Today, Hull’s fishing industry is dead and gone, but at the Star and Garter Pub (known to all trawler men as ‘Rayner’s’) on Hull’s Hessle Road, the landlady there runs a charity for ex-fishermen and a small museum of fishing memorabilia. I wanted to contribute something in my own way in respect for those brave men, and as a writer, I thought a framed poem reminding people of the tragedy of 1968, which resulted in a massive campaign for new health and safety regulations, would make some small contribution. Well, sad to say my idea remains unclaimed, nicely framed and in the attic. But here's the poem anyway, for anyone interested.

the Ice Bell
Hello, Goodbye’ the Beatles sang
In the days before the ice bell rang.
Warm and safe, ashore seemed heaven
Oh, what a Christmas, sixty-seven.
Yet that joyful Yuletide memory,
Was crushed forever by the sea.
What sickness filled Poseidon’s mind
What rage could make a sea-god blind
To joy on shore where children sang
Their carols for a fisherman?
Did Neptune envy shore-side days
In Rayners or the old Broadway,
A deckie learner’s wages, spent,
Whatever could the fates resent?
The tides they rose, the tides they fell,
But none could hear the shrill ice bell.
Beyond the cliffs of Holderness
The grey sea beckoned, merciless,
Its bounty, haddock, plaice and cod
A prize for those who challenge God.
In January, sixty-eight,
The crews all gathered, Skippers, Mates,
Deckie learners, engineers,
Galley boys and cooks who feared
Nothing of the ocean’s rage
As they signed up to earn a wage.
As anxious families watched the clock
Their men, bound for St. Andrew’s dock
With kitbags in their taxis sped
To join the hunt their skippers led.
Hull Brewery bitter, pints of mild
Still on the breath of those who filed
On board Ross Cleveland, St. Romanus,
The Kingston Peridot, abuzz
With how this trip might stuff the hatch
To settle with a record catch.

Upon each cold departure date
Some gathered by the old lock gates
As out into the muddy Humber
Slipped those fated, fading numbers;
H61, H223, H591, bound for a sea
Where balmy summer was long past,
Replaced by winter’s wicked blast.
They’d let go for’ard, let go aft,
And listening to the radio, laughed,
As Tom Jones sang ‘I’m coming home’
Whilst steel bows cut through wind-lashed foam
And like all Hull sailors always yearn
They felt that pull of home at Spurn.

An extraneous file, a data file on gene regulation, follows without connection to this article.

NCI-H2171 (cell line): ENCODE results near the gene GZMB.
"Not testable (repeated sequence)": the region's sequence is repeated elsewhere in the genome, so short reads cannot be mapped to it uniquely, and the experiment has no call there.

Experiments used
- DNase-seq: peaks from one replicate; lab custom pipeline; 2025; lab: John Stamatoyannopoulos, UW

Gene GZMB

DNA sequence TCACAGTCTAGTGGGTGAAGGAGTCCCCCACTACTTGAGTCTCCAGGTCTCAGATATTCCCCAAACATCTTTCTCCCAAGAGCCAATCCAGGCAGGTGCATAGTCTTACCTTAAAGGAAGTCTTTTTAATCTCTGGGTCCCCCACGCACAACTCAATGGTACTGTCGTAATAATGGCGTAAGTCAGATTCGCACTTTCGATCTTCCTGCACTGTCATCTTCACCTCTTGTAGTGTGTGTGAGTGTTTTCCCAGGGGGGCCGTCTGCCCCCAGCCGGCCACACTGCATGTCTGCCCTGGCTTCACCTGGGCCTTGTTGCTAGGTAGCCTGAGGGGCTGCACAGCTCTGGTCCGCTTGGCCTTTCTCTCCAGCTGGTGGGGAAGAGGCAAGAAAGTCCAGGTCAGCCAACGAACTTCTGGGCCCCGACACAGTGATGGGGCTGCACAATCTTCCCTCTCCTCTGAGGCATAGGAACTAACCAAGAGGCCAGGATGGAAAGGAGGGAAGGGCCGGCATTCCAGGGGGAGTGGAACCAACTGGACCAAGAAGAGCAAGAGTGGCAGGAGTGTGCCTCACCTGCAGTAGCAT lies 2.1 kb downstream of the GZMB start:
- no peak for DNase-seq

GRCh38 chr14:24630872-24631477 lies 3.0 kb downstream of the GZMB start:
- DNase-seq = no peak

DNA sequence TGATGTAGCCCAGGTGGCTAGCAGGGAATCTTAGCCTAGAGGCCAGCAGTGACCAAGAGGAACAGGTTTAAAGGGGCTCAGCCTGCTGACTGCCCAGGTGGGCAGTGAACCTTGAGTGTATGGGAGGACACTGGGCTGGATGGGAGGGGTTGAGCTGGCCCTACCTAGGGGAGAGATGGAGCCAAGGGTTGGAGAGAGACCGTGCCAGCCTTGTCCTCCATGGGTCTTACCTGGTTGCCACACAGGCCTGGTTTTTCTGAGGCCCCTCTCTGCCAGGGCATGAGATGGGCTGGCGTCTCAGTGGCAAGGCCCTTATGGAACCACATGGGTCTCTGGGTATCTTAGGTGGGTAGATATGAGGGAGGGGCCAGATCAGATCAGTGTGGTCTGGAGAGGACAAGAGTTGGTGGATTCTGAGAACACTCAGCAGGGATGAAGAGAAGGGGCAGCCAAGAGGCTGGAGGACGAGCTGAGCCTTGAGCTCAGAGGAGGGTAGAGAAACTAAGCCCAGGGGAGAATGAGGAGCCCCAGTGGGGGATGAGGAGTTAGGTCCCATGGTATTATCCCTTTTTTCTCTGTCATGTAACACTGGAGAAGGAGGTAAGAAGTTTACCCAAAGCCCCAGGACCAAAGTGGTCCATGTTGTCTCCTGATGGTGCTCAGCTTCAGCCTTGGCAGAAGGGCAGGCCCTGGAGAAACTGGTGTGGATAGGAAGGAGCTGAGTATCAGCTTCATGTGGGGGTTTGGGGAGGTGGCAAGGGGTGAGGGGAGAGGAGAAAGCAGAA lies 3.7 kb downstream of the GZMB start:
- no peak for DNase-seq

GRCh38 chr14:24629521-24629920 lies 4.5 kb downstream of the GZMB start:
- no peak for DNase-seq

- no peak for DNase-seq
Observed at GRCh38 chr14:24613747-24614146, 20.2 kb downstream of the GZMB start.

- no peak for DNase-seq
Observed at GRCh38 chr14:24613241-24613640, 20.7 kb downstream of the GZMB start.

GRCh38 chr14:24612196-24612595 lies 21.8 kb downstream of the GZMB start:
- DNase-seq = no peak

Cook got busy, stove fired up,
Sweet tea in pint mugs duly supped
Up on the bridge the Skipper paced
As they sped northwards, making haste
Un-worried by the rising swell,
For fishing grounds all known so well
By countless Captains, gone before,
Who’d heard the ice bell at death’s door.
On land, in Hull, away from harm,
The children slept in peaceful calm
Whilst many hundred miles away
The sun refused to start the day
Beneath that heavy, snow-filled sky
Not even greedy gulls could cry
Against the towering, icy waves
Mere mortal men were forced to brave

The patron saint of choirs and song
Saint Romanus did not last long
For now the ship which bore his name
Was swallowed in the raging main
A squall which peaked around force ten
Snuffed out the lives of twenty men
And whilst unknowing, families slept,
Across the North Sea silence crept.

Kingston Peridot, H591
Soon heard the ice bell’s mournful song
Off Iceland’s shores she’d dropped her trawl
Yet none could heed her tragic call
As ice piled up on masts and decks
She soon would join those tragic wrecks
Deep down upon the black sea’s floor
Where countless souls had gone before.
As throughout Hull the dark fear spread
For husbands, fathers, sons feared dead
Their anxious families tried to cope
And prayed that silence promised hope
That in the stillness all was well
Yet still more men would hear the bell.
Bold Ross Cleveland, H61
Through icy hell had struggled on
And from her Skipper, brave Phil Gay,
Came one last call that fateful day
From his doomed crew he sent their love
Whilst towering, wicked wild waves shoved
The ice-bound ship beneath the swell,
The final victory for the bell.
Neptune had swallowed 58
Yet left one man, the Cleveland’s Mate,
Washed ashore in bitter gales,
And only he could tell the tale.
Then as the cruel sea still rolled,
In Hull another bell would toll
A painful peal which spoke of fear,
As those bereaved shed bitter tears.

In mansions magnates counted costs
Of tonnage sunk and harvests lost
But as the sad hymns died away
A rising anger seized the day.
Enraged and fearless in their pain
Wives and mothers fought to gain
Safety for their fishing fleets,
Demands Westminster had to meet.
Six thousand bereft children, wives,
One hundred years, six thousand lives,
Surrendered to their masters’ wish,
How bitter, steep, the price of fish.
Yet still men brave the freezing swell,
Whilst listening for the grim Ice Bell.

Image result for Stormy Sea